Organising your Inbox
How do we keep track of this tool to stay up to date with our daily tasks and messages.
As a professional, we realise that our inbox is an important part of our daily routine.
We’ve all been there, right? After an exciting whirlwind vacation, you come back to work, open Outlook, and find two thousand unread messages waiting for you. It’s enough to make you want to go back on vacation. Or never take a vacation again.
But Outlook is a powerful program, and it can help you tame that inbox quickly—probably a lot faster than you could have imagined.
Preparing for vacation
Let’s follow along with Our self as we prepare to leave for a ten-day vacation.
We handle communication and coordination for five separate projects, we a member of twenty different mailing lists, and we also receives a small number of personal email messages each day.
While We are out of the office, a collogue will be the main point of contact for three of our projects, and another will handle the other two.
The last time You went on vacation, you set your Automatic Replies to let everyone know that you would be back in ten days, but didn’t do anything else. When You returned, your Inbox had grown from 50 messages to 500 messages or possibly many more.
This time, You could spend spend a few minutes the day before you leave with several of Outlook’s key features to help yourself come back from vacation stress-free.
To set up your own automatic replies, see Send automatic out of office replies from Outlook.
We all know that setting up an Automatic Reply can head off a lot of questions and confusion for our coworkers. Since we have Microsoft 365, we can Select File > Automatic Replies, and types in the following text.
Thanks for your message. I’m out of the office between “Start Date” and “End Date”. I will not be checking email while I’m gone.
For assistance with the Contoso, Fourth Coffee, and Tailspin Toys projects, please contact Chester Beane.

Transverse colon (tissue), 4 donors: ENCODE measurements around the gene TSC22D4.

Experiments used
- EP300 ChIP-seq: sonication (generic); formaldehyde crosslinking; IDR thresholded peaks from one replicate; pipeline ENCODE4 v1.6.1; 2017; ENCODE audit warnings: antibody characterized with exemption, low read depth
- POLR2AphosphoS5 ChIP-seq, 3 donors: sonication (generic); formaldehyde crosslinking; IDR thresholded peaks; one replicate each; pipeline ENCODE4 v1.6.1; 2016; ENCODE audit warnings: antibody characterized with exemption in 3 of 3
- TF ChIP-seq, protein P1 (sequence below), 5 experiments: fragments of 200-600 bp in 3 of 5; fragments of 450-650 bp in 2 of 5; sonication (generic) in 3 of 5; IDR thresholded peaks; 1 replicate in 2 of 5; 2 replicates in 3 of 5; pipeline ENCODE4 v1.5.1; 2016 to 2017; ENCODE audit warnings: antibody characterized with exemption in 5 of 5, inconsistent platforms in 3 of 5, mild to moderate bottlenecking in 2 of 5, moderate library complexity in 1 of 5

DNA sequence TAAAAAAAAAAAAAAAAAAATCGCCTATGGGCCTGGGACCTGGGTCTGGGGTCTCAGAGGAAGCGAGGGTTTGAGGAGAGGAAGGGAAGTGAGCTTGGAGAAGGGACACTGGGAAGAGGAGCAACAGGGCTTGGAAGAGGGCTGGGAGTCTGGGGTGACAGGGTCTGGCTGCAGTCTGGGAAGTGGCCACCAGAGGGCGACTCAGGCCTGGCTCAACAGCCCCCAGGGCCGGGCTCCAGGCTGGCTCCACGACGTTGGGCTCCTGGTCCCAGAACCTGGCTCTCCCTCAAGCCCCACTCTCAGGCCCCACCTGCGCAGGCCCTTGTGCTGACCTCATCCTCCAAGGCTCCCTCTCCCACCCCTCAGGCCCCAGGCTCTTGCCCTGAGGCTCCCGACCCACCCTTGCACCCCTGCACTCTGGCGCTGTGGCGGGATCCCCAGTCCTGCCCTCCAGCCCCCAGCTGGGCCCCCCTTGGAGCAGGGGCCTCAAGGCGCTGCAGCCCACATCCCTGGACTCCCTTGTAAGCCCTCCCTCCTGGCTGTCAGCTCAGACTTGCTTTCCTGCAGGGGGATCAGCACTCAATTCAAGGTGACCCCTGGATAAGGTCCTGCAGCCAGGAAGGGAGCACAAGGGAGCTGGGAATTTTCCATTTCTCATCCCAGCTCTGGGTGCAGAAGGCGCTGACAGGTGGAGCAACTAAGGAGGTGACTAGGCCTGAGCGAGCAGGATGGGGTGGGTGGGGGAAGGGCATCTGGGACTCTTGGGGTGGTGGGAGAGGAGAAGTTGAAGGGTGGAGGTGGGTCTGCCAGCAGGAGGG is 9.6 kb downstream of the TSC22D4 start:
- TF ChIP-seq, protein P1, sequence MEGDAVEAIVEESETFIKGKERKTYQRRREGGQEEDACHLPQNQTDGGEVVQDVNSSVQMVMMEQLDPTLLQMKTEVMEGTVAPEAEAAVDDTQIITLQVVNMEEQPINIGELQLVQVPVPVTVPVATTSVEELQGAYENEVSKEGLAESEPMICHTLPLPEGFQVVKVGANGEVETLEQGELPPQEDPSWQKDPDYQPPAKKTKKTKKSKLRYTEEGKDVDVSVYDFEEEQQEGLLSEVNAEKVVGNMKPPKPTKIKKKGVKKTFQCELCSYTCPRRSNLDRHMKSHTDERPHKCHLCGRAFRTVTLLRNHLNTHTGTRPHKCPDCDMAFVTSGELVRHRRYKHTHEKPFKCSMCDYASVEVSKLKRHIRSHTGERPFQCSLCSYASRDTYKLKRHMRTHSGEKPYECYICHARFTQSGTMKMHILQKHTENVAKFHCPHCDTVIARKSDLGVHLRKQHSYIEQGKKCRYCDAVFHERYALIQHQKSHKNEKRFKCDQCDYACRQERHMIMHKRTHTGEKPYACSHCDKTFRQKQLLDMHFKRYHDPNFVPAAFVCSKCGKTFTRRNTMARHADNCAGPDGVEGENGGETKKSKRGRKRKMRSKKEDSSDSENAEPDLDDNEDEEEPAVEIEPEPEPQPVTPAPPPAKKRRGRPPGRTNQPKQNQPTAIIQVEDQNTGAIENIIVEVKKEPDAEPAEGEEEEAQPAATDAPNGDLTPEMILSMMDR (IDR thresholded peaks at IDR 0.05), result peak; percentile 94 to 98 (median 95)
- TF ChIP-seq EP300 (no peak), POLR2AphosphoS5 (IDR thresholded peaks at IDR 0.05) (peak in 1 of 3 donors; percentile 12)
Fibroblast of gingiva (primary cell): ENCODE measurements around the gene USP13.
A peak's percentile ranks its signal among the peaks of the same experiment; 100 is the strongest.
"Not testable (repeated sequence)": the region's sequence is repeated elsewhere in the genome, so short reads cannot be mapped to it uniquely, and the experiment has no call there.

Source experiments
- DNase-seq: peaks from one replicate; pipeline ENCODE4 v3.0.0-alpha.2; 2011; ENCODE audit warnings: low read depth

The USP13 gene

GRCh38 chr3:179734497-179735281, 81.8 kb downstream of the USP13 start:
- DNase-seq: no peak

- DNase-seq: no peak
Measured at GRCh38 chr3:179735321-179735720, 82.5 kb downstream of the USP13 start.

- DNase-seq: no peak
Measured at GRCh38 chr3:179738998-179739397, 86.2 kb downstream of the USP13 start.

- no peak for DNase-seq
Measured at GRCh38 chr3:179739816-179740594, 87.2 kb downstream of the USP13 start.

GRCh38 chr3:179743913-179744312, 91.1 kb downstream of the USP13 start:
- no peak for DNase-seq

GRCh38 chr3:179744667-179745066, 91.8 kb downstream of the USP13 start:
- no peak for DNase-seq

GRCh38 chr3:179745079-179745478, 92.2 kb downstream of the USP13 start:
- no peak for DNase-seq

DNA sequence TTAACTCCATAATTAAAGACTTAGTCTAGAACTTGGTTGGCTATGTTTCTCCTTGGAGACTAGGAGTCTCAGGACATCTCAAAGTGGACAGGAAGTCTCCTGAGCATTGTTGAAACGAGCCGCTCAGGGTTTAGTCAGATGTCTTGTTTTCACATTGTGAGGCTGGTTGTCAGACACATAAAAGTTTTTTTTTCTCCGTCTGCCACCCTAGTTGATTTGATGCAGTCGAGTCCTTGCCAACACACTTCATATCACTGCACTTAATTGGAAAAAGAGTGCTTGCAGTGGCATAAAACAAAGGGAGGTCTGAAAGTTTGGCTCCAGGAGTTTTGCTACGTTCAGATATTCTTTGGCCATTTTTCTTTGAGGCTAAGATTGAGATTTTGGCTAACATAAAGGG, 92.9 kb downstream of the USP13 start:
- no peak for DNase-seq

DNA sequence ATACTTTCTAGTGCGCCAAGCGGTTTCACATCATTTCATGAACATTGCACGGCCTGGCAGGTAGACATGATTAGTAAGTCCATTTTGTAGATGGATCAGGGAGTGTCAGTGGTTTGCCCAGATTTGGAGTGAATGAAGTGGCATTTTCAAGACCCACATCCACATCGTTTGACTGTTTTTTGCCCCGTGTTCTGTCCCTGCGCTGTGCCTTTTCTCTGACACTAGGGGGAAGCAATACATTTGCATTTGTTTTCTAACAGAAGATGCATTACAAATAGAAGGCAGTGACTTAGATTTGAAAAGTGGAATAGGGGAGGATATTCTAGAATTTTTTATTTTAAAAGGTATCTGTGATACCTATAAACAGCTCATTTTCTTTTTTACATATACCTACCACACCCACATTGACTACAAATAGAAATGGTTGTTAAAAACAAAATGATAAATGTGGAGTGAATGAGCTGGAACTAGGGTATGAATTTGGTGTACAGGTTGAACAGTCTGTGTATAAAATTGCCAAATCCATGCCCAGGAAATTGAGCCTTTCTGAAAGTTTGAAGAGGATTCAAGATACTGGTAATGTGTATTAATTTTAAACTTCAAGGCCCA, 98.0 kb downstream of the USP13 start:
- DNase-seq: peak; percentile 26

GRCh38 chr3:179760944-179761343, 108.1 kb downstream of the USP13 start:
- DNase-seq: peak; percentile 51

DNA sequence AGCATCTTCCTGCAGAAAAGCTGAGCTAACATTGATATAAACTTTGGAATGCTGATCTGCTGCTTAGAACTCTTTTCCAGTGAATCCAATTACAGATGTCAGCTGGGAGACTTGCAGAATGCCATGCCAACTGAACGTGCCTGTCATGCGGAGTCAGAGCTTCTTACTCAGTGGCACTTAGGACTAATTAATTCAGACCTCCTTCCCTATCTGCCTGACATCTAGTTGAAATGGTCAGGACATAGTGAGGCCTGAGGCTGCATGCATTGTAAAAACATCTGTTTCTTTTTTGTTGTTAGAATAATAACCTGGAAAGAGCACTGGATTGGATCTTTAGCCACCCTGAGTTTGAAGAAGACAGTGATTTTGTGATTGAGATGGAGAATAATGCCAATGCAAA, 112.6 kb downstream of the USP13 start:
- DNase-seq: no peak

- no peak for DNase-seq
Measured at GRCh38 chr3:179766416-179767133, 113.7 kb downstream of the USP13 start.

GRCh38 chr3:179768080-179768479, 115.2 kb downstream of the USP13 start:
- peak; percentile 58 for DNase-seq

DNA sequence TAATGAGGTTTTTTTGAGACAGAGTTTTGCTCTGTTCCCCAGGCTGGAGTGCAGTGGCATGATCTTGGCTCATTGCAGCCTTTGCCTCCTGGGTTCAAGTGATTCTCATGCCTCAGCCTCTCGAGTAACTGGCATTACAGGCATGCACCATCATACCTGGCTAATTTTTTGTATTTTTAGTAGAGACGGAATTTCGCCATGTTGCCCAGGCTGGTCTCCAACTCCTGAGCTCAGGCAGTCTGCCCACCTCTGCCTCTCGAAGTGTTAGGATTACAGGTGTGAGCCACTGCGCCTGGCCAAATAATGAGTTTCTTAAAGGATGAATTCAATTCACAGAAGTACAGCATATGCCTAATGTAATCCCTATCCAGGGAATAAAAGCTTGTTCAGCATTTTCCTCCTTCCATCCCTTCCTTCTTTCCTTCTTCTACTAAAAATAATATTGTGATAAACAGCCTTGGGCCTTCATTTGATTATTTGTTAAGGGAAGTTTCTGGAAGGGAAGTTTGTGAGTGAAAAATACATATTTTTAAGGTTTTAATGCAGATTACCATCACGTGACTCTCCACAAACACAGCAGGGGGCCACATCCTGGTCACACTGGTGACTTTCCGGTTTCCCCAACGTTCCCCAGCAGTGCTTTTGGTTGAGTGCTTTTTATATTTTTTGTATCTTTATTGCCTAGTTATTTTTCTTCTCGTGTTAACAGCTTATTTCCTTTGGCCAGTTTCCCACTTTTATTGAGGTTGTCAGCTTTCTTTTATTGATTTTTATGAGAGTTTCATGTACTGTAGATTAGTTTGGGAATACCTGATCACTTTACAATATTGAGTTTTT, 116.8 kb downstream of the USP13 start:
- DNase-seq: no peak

For help with the Northwind project, contact Cheryl Jenkins.
— “Your Name”
Now we can set our automatic replies to turn on the day we leave and turn off the day we get back. This is a great Step 1. However, we all know Outlook has other features we can use to help us keep our inbox under control.
Now, We can can move on to Step 2 Creating rules.
Rules allow us to forward, delete or file mails in folders for any incoming email based on a from email address, text in the subject line or in the mail content.
What if you weren’t as organized as in the example above before you left on vacation?
Let’s follow the scenario without the above replies and rules as we attempt to deal with an overloaded inbox after a ten-day vacation. We did set up an automatic reply, but he didn’t give our coworkers any instructions while we were away.
When we return from our vacation, we have 1243 messages in our inbox. Luckily, we have Outlook as part of our Microsoft 365 subscription, so we can quickly and easily sort, filter, and deal with those messages using a few key Outlook features.
First, we sort our messages by priority. This places all of the high priority messages—those we’ll have to deal with quickly—at the top of the inbox.
To do this, we select the By Date dropdown at the top of the message list and chooses Importance. This sorts the inbox for us.
We can now spend fifteen minutes answering the five High importance messages, file them into folders, and then change the sort order by clicking the dropdown again and selecting Low on top to bring the Low importance messages to the top of our message list. These messages get only a quick scan, and then we delete all but one of them. “Lunch invitations”, a “fire drill notification”, and a “warning about a power outage” three days ago aren’t messages we need to reply to.